SYDNEY (Reuters) - Australia’s Healthscope Ltd on Friday said it has extended exclusive takeover talks with suitor Brookfield Asset Management Inc by a month, and that a rival suitor remained interested, potentially re-igniting a bidding war.
The hospital operator has not yet committed to a binding A$4.5 billion ($3.2 billion) offer from the Canadian investment firm. Still, the extension sent its shares up as much as 6.55 percent as it gave investors confidence a deal would proceed.
“There was concern the bid could be reduced or withdrawn post due-diligence if Brookfield uncovered something disappointing, given the operating conditions for private hospitals have been challenging,” said JPMorgan analyst David Low.
“But it’s indicated at this stage, having done due diligence, that it expects to proceed, so there’s a positive surprise in that.”
Profit at Australia’s second-biggest private hospital operator has been falling as the number of people buying private health cover has stalled. But the firm’s hospital property portfolio has made it a target for suitors looking at the country’s ageing population as a source of long-term income.
Brookfield’s exclusivity period was due to expire on Friday. However, the firm still needs to finalise due diligence, debt financing and a binding implementation agreement, and so Healthscope agreed to extend exclusive talks until Jan. 18, the hospital operator said.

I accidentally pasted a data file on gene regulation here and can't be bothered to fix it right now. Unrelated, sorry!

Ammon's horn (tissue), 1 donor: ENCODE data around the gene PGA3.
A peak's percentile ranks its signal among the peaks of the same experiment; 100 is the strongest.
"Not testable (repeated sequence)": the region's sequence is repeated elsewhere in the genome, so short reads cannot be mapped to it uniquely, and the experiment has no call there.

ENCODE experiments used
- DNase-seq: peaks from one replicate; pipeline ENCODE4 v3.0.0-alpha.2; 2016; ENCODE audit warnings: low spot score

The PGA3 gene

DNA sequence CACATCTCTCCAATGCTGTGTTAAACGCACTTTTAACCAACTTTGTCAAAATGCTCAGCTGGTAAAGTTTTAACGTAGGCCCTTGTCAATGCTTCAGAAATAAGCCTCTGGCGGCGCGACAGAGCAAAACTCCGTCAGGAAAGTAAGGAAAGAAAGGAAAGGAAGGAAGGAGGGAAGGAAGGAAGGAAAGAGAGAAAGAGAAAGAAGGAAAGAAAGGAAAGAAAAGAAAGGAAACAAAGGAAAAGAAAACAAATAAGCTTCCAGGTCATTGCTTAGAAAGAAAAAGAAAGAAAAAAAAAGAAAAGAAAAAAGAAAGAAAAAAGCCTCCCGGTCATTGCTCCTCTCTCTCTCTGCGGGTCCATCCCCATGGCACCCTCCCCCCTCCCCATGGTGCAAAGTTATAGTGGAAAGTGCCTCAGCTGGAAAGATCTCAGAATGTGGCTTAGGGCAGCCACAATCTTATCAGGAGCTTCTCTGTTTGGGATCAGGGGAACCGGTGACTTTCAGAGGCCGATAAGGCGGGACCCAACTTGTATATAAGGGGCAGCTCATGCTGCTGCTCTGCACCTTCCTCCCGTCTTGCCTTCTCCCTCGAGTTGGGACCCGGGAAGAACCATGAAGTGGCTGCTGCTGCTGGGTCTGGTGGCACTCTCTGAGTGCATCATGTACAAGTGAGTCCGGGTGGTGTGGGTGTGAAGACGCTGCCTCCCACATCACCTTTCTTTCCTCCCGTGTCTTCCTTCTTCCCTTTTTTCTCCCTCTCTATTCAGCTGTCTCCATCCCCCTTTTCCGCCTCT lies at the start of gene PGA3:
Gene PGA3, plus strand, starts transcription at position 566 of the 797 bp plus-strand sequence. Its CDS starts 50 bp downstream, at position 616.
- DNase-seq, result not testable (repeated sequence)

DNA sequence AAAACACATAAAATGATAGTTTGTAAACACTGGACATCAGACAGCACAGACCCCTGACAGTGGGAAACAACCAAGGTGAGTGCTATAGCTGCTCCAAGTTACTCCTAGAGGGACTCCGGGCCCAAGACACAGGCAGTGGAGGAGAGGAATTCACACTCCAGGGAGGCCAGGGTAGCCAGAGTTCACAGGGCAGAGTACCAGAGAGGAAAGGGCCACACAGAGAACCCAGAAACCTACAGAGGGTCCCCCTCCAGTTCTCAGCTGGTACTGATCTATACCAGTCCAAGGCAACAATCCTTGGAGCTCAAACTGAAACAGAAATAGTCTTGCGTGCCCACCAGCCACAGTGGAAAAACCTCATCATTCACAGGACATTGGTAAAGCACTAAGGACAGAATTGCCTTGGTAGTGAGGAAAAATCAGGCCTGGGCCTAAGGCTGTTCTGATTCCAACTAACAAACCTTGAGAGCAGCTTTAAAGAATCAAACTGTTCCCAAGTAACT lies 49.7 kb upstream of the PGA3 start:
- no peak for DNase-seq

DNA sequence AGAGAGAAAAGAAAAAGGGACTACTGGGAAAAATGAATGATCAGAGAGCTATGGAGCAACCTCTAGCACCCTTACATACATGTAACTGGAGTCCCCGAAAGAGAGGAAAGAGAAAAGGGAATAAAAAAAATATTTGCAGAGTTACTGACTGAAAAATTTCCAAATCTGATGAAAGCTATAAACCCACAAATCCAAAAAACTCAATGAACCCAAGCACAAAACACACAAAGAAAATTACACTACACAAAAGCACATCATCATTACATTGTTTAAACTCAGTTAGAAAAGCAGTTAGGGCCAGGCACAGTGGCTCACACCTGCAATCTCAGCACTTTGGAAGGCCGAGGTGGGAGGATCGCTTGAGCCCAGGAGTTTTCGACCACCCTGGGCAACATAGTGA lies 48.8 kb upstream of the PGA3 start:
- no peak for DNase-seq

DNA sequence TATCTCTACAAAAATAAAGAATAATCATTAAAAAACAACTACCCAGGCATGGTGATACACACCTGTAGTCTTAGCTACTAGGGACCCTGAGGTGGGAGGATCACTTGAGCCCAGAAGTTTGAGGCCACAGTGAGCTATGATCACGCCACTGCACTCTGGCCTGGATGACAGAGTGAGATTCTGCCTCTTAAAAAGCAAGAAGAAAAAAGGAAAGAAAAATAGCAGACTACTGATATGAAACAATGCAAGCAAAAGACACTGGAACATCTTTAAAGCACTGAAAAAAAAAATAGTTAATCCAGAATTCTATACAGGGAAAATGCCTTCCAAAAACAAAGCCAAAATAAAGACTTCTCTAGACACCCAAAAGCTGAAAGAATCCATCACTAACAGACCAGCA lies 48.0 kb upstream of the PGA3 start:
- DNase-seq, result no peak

Brookfield told Healthscope it had “no reason to believe it would not be willing and able to proceed with the proposal for acquisition of all shares,” the target firm said in a statement.
Healthscope stock was up 6.55 percent at A$2.19 in afternoon trade, versus a 1 percent decline in the broader market.
In a separate statement on Friday, Healthscope said rival bidder BGH Capital Pty Ltd and its partners had told the hospital operator they were prepared to commence due diligence even though their $2.36 per share indicative offer was rejected as “less attractive”. Healthscope said it would consider the matter.
“BGH (and its partners) are indicating they are still interested and I presume they will remain patient,” said JPMorgan’s Low.
Last month, Healthscope said it had provided due diligence materials to Brookfield after picking the Canadian firm’s $2.585 per share offer, which valued the hospital operator at A$4.1 billion.
Representatives at Brookfield or BGH were not immediately available for comment on Friday.
($1 = 1.4059 Australian dollars)
Reporting by Paulina Duran in SYDNEY and Aby Jose Koilparambil in BENGALURU; Editing by Stephen Coates and Christopher Cushing